Could ‘Barbie’ change the way young girls tackle male violence?

Could ‘Barbie’ change the way young girls tackle male violence? 

Since its release on Friday, ‘Barbie’ has ignited fierce debate around its feminist credentials. Some feel the movie is awash with watered-down ‘plastic’ feminism that stays firmly within the constructs of hyper-capitalism. But if a movie invokes this much backlash from men and prominent figures from the right-wing media, it’s safe to say that its message is one that they feel threatened by, and one they don’t want young women to hear.

This is largely because the Barbie Movie playfully pokes a manicured finger into the ribs of men that take themselves way too seriously, whilst also pointing to some uncomfortable home truths.

As well as lampooning some of the sacred institutions that lots of men hold dear (like the Zack Snyder cut of Justice League), the movie lands Barbie in many of the everyday situations that women experience in The Real World. 

“What’s going on? Why are these men looking at me?”. When Barbie and Ken arrive in The Real World, the first thing they both notice is that everyone is looking at them. The difference is that Ken feels ‘admired’, whereas Barbie identifies a violent undertone. 

“I feel ill at ease”, she says. Out of the mouths of (hot) babes, eh?

This feeling is one that the majority of the movie’s audience will identify with, or soon come to know. It’s the feeling all girls feel the first time they realise that the way boys and men are looking at them has changed because their body has changed. 

Plan UK found that two-thirds of girls – some as young as eight years old - have experienced street harassment from men. As a mum raising my own young daughter, I am constantly walking the tightrope between wanting to warn her about this threat, wanting to protect her from the comments and stares and gestures whilst not dampening her optimism that this world can be a good place or erode her sense of body autonomy and her right to do, be, exist in all public places.

I first noticed it myself when I was 12. Walking into a room, the reaction of the men there changed. It wasn’t necessarily a hostile change, but I was suddenly aware that they were aware of my body.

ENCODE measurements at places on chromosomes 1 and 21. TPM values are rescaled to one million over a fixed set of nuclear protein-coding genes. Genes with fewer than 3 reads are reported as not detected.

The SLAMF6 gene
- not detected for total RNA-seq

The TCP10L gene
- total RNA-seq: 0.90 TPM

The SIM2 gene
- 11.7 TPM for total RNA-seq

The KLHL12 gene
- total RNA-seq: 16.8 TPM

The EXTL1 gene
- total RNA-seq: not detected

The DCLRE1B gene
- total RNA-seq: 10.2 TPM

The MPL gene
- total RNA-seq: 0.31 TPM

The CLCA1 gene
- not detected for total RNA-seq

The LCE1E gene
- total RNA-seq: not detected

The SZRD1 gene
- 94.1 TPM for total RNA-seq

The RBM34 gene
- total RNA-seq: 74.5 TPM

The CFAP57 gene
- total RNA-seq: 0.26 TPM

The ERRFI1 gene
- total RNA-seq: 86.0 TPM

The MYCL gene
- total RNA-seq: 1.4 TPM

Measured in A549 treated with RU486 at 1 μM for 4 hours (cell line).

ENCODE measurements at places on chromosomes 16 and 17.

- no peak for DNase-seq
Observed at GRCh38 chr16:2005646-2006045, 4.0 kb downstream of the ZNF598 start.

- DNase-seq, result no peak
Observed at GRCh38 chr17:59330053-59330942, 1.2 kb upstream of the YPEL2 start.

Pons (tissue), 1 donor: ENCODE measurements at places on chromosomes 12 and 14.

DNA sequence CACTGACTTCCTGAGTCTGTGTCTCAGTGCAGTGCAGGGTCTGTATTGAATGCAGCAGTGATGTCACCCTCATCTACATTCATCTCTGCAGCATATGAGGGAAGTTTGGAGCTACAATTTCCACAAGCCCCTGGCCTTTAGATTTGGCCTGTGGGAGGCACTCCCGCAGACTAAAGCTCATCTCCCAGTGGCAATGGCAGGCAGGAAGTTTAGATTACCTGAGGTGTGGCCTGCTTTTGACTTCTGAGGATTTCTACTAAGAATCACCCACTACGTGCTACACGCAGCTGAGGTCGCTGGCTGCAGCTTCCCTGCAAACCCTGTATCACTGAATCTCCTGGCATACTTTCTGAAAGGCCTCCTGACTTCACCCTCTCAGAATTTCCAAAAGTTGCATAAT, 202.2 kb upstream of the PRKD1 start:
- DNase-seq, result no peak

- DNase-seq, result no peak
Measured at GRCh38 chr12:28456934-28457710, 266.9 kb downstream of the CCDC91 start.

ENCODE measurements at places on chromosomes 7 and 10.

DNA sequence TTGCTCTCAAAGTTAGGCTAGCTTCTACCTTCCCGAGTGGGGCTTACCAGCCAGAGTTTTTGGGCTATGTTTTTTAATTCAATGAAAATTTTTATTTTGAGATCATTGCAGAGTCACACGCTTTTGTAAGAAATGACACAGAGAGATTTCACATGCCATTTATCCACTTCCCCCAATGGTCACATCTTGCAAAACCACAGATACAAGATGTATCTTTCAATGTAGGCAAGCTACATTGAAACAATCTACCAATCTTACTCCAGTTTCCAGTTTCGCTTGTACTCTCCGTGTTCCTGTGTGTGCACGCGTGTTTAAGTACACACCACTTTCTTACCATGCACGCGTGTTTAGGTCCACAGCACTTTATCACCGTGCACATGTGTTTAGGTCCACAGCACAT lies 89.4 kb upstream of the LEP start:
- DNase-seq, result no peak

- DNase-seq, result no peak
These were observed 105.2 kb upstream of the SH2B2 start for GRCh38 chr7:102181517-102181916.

When my presence seemed to invoke such a change in the way grown men interacted with me, as a child, their reaction felt like my fault. The fault of my body, a body that didn’t feel like it was mine anymore, it was theirs. It wasn’t long before feelings of embarrassment, shame and humiliation followed. And stayed. It took decades for me to realise I wasn’t responsible for this reaction and to finally feel comfortable in my own body, because since I was a child, the very presence of my body seemed to make grown men uncomfortable or animalistic in public. 

At the centre of this ‘ill at ease’, when a man stares at a woman in public, we don’t know if that interaction is going to end with a stare, or with us dying. We know the odds are that we probably won’t die, but we don’t know that for certain. Because there’s always a chance. We’re always running the numbers, assessing the risk. 

Barbie may have only been in the Real World for a matter of minutes, but she still managed to make the connection between ‘low level’ street harassment and a wider culture of normalised male violence and threat. If only we could make those in charge understand that threat as clearly.

This is not tokenistic, gesture-feminism. It is Greta Gerwig and the film’s creators calling-out the entitlement men in the Real World feel they have to women and girls’ bodies today. The Barbie Movie is putting that message on a 40ft cinema screen in front of a largely tween-girl and young woman audience all over the world.

It’s alerting them to a threat, but it is also showing them what The Patriarchy really is – a system that benefits men that is held together by massive insecurity, fragile ego, toxic masculinity and the threat of violence – a system that is foaming at the mouth because of a movie about a kids’ doll.

By poking fun at male supremacy; its fragile nature, its weakness, its frantic but tenuous grasp on control, we begin to dismantle The Patriarchy. This is vital intel for young women and girls who are finding their way in a male-dominated world. No wonder the toxic masculinity influencers online have their Rick & Morty boxers in a twist. 

For a box-office summer blockbuster to take on The Patriarchy, whilst showing representation of a trans inclusive women-led society with a black woman as President and an all-woman Supreme Court, it is as bold as it is daring. The opening weekend ticket sales show us that this message is one that movie-goers are open to hearing too.

Far from shying away from these themes with pre-teens and young girls, we should be embracing the opportunity to introduce important pro-women, pro-body autonomy messages with them. Young girls are likely already aware of the male gaze and how this makes them feel ‘ill at ease’, whilst their young male counterparts are already being bombarded with misogynistic narratives parroted by toxic online influencers.

It would be too far-fetched to think that Barbie is going to change the world, but judging from the frantic opposition from swathes of male influencers online, the girls who go to watch this movie just might.

Charlotte Archibald is a mother, writer, feminist activist, campaigner and Government policy advisor in the violence against women sector.


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